3. TECHNOLOGY APPLICATIONS
3.1 Thermal Treatment of Wastes
Thermal treatment of waste and its advanced form, plasma technology, constitutes an excellent option for the management of waste according to the recent directives of the European Commission, due to the fact that it leads to maximum reduction of waste’s volume as well as maximum energy recovery. After a general description of thermal waste treatment technologies, the environmental and energetic performance of the plasma technology is introduced. Next the sewage sludge treatment is presented as a case study, for which the application of a simulation model results in net electrical energy production of 2.4 MW for the treatment of 250 ton/day of waste material.

3.2 Water Purification and Recycling
3.2.1. Application of Supercritical Extraction in Industrial Waste Treatment (removal of phenol from aqueous solutions)

The removal of phenol from water, a common priority pollutant, using the Supercritical Fluid Extraction (SFE) is examined in this study. The thermodynamic modelling, the experimental measurements and the design of a process have been done. The thermodynamic modelling was succeeded through an EoS/GE model, the LCVM model, with very satisfactory results. The process was tested in a bench-scale pilot plant unit. The operating parameters of pressure, solvent flow rates, and cosolvent were studied. Using the developed thermodynamic model, the overall mass transfer coefficients for this process were also determined. Finally, a industrial scale process was designed and the operating parameters for this unit were optimised in terms of minimum cost.

More information and detailed results can be found in:

- Boukouvalas, Ch. J., Magoulas, K.G., and Tassios, D.P., "Application of Supercritical Fluid Extraction in Industrial Waste Treatment: thermodynamic modeling and Design", Separ. Sci. Technol., 33(3) (1998) 387-410.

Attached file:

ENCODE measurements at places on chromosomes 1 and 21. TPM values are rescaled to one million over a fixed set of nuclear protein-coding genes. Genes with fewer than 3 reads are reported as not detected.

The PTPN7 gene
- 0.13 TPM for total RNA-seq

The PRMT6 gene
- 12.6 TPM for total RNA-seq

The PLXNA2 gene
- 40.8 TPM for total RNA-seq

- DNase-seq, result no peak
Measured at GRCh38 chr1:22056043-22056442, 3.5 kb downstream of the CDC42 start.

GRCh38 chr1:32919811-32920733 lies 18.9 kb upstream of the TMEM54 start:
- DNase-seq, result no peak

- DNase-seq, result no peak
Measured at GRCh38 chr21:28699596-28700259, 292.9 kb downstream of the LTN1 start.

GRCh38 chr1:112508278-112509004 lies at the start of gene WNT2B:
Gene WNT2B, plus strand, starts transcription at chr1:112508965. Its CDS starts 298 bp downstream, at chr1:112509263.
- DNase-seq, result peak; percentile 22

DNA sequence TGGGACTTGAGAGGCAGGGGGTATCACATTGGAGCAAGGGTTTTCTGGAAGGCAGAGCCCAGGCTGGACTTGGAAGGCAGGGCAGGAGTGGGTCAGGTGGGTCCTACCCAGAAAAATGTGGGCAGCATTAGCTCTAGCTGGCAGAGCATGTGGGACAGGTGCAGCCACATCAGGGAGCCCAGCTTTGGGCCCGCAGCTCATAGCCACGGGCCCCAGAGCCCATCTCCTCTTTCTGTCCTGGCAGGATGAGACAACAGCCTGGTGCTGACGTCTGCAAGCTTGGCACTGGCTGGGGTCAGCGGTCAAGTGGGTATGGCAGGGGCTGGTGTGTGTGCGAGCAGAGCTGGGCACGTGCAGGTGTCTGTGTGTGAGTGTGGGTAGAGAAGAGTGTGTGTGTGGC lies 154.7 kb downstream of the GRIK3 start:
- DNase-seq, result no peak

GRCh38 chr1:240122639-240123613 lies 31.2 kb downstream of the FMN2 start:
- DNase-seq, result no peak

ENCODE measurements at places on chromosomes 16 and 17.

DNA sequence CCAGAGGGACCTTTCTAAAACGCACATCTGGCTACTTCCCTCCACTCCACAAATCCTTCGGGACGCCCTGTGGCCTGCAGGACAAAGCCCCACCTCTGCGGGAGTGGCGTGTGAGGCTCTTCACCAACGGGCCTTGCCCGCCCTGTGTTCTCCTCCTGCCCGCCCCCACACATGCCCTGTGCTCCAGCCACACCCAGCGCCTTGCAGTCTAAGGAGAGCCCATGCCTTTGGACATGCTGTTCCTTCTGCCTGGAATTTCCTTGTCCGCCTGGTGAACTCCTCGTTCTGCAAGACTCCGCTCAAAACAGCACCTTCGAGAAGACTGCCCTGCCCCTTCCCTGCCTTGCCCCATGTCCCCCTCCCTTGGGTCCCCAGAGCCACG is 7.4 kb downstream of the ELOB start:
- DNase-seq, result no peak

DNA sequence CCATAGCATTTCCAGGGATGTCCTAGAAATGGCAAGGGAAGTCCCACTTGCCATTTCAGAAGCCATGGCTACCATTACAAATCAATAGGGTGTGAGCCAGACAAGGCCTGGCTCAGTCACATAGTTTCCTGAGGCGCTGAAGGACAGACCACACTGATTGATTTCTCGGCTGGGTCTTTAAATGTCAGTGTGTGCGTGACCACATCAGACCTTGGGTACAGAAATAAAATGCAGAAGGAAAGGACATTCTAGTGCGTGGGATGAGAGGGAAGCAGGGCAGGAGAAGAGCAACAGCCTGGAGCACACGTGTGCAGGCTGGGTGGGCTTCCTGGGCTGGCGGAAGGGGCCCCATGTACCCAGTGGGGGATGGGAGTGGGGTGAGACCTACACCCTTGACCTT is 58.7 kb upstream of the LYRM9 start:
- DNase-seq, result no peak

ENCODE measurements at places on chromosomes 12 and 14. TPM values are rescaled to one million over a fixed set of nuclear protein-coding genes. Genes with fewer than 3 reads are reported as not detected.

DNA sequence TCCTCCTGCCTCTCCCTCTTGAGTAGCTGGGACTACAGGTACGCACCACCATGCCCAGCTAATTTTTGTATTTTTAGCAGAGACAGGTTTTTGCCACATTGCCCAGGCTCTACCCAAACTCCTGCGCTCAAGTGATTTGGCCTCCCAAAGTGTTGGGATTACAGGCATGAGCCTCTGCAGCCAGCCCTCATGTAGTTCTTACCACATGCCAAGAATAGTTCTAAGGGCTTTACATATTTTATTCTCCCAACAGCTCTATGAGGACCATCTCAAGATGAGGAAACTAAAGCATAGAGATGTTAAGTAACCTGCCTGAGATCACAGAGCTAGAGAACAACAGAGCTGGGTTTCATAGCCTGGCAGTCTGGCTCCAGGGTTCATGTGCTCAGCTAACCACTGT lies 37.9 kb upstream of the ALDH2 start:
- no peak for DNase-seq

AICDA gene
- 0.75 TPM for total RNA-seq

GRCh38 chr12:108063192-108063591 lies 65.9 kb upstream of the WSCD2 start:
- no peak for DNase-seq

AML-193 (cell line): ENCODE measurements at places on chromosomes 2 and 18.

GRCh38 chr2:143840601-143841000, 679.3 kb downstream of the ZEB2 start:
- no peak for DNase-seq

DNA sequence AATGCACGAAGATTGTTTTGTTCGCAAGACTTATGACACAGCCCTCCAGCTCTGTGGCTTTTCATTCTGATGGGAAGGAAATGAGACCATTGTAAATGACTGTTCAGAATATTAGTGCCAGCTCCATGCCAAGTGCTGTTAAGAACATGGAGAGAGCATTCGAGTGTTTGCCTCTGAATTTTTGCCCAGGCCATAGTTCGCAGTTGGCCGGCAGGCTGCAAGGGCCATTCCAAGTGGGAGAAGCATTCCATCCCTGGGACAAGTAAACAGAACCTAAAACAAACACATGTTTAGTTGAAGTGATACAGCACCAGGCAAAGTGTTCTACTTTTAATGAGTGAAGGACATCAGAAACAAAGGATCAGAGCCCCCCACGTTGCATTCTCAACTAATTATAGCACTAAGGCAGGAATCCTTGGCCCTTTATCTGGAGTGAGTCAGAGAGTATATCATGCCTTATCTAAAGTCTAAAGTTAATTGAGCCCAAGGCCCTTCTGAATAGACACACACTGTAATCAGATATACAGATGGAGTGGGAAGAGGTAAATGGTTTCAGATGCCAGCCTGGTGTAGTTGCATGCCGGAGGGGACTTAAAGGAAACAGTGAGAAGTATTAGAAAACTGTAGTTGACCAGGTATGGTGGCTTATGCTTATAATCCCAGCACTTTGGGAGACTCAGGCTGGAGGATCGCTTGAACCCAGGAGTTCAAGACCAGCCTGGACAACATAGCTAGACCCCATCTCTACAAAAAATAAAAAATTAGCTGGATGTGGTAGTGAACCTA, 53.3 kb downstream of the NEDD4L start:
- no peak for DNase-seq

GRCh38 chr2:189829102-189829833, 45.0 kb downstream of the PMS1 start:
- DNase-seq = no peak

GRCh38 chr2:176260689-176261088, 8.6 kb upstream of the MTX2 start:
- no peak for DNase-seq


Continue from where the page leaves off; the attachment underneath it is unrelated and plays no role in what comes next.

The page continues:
- Boukouvalas, Ch., Louli, V., Magoulas, K., "Bench-scale application of Supercritical Fluid Extraction for the removal of phenol from aqueous solution", Separation Science & Technology, 36(10) (2001) 2279-2292.

3.2.2 Membrane Technology Applications
1. Purification of Water from the Diary Industry with an Ultrafiltration/Reverse Osmosis pilot unit.
The equipment of milk stations is cleaned using potable water. The produced wastes are biological treated and rejected. Water reuse could be accomplished by tertiary treatment of the rejected water. When membrane separation techniques are selected, three stages of separation are involved, in serial mode of operation:
  • (MF) Macro Filtration for suspended solids removal
  • (UF) Ultra Filtration for removal of bacteria and colloids
  • (RO) Reverse Osmosis for ion rejection

The pure water obtained, is recycled, and the wastes are returned to biological water treatment unit.

The following two engineering problems are related with the above flowsheet:
  • The Design Problem: Given the required water flowrate and quality characteristics, calculate the size of the equipment and the appropriate operating conditions, in order to reuse a portion of the water wastes, using membrane separation techniques.
  • The Rating Problem: Given the required water flowrate and quality characteristics, and the existing equipment characteristics, calculate the appropriate operating conditions, in order to reuse a portion of the water wastes.
Both problems can be formulated and solved effectively using the simulator developed in this work.

More information and detailed results can be found in:

- Voros, N.G., Fountoukidis, E., Magoulas, K.G., Maroulis, Z.B., Papadimitriou, L., "A combined UF/RO Waste water cleaning system: design, operation and Economic Assessment", Internat. Desal. Water Reuse, 9(3) (1999) 26-31.

2. Application of Integrated Treatment Processes on Tannery Wastewater for Water Reuse

Tanneries generate annually thousands of tons of heavy polluted liquid wastes in Greece (25-80 m3/ton of raw hides) containing contaminants, such as organic load as BOD and COD, salinity, suspended solids, sulphide, chloride, heavy metals. The objective of present study is the development of an integrated pilot unit for the treatment of tannery wastewater resulted from beam house operations focusing on the recovery and reuse of water. This pilot unit includes the stages of pre-treatment and primary, and the stage of final treatment, which introduces the use of integrated membrane processes, like microfiltration, ultrafiltration, nanofiltration and reverse osmosis. The operation of this unit aims to:

  • The production of water flow streams of different quality which:
     

    1. comply to the permissible limits for the wastewater disposal
    2. substitute the potable water in a variety of uses (i.e. tannery operations, washing of facilities, irrigation of corps etc.).

  • The minimization of the final waste volume and the reduction of its polluting load.

Laboratory-scale tests have been carried out using samples of tannery waste. The results of these tests have been used to design and operate a pilot treatment unit.

3.3 Polymer Recycling
3.3.1 Application of the Selective Dissolution/Precipitation Technique for the Recovery of Pure Polymers from Polymer Mixtures